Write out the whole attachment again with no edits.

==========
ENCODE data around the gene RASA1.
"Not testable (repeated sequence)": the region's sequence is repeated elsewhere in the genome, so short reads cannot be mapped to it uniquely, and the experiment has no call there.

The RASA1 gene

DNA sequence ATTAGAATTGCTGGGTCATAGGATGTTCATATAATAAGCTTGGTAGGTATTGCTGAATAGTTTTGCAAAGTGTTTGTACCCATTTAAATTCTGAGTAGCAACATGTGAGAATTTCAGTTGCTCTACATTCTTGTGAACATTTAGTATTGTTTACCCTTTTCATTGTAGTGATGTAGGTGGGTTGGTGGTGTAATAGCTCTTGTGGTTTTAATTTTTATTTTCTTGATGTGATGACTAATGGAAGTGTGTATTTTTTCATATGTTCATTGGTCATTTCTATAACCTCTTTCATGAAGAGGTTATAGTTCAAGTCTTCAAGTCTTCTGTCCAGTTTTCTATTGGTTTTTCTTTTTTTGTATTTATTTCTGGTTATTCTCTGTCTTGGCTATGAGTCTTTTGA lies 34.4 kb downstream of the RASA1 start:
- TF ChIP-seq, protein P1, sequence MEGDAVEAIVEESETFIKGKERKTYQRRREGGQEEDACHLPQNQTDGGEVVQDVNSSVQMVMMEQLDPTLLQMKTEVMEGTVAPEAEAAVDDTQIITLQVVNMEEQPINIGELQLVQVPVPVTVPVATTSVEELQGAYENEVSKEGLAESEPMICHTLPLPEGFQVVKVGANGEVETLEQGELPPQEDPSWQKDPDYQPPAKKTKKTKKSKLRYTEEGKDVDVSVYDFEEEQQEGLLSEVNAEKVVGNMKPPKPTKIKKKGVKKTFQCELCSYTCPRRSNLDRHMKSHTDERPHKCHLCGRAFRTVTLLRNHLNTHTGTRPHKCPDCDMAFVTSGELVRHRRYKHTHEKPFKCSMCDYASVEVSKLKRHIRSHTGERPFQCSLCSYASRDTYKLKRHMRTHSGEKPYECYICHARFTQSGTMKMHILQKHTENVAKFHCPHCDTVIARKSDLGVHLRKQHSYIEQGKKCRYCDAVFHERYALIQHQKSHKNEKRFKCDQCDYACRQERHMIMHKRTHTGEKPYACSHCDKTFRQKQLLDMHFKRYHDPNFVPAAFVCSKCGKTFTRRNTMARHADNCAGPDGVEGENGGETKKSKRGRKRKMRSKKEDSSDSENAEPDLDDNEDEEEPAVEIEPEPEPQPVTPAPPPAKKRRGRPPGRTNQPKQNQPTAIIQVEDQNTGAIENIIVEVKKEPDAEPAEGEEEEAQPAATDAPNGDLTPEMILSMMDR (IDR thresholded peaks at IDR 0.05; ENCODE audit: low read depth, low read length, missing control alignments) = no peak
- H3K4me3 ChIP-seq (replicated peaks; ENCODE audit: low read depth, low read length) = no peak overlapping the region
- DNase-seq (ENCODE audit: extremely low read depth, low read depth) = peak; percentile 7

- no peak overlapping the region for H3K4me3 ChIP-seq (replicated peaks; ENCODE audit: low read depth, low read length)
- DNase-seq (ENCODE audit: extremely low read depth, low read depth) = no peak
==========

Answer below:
ENCODE data around the gene RASA1.
"Not testable (repeated sequence)": the region's sequence is repeated elsewhere in the genome, so short reads cannot be mapped to it uniquely, and the experiment has no call there.

The RASA1 gene

DNA sequence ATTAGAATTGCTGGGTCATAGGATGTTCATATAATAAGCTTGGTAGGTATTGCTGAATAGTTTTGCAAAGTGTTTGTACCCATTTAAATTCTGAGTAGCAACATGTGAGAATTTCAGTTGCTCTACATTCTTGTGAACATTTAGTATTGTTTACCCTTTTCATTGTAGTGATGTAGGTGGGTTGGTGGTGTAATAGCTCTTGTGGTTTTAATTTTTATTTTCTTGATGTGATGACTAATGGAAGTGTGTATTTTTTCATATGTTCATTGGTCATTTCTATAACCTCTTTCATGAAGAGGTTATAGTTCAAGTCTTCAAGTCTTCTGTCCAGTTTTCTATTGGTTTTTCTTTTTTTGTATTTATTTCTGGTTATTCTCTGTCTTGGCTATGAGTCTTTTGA lies 34.4 kb downstream of the RASA1 start:
- TF ChIP-seq, protein P1, sequence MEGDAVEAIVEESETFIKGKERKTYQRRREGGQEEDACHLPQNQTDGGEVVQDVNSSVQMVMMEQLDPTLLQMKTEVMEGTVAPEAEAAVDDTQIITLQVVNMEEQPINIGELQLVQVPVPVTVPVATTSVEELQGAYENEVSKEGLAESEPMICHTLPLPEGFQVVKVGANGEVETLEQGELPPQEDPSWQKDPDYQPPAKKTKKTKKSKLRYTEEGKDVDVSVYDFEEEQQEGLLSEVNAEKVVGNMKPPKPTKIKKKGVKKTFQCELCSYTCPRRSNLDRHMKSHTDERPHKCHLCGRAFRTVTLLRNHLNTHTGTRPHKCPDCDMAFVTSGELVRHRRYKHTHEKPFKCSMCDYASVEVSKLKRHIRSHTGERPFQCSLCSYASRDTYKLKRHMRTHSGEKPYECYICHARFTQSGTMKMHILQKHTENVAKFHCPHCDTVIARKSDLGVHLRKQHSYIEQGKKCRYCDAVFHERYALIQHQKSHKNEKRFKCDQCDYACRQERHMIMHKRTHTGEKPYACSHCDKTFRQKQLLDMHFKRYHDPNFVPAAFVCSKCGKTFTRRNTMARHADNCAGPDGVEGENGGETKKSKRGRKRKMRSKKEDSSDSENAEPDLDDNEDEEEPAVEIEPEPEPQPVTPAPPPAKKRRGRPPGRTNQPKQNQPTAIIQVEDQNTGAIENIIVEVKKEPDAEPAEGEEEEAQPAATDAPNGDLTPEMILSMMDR (IDR thresholded peaks at IDR 0.05; ENCODE audit: low read depth, low read length, missing control alignments) = no peak
- H3K4me3 ChIP-seq (replicated peaks; ENCODE audit: low read depth, low read length) = no peak overlapping the region
- DNase-seq (ENCODE audit: extremely low read depth, low read depth) = peak; percentile 7

- no peak overlapping the region for H3K4me3 ChIP-seq (replicated peaks; ENCODE audit: low read depth, low read length)
- DNase-seq (ENCODE audit: extremely low read depth, low read depth) = no peak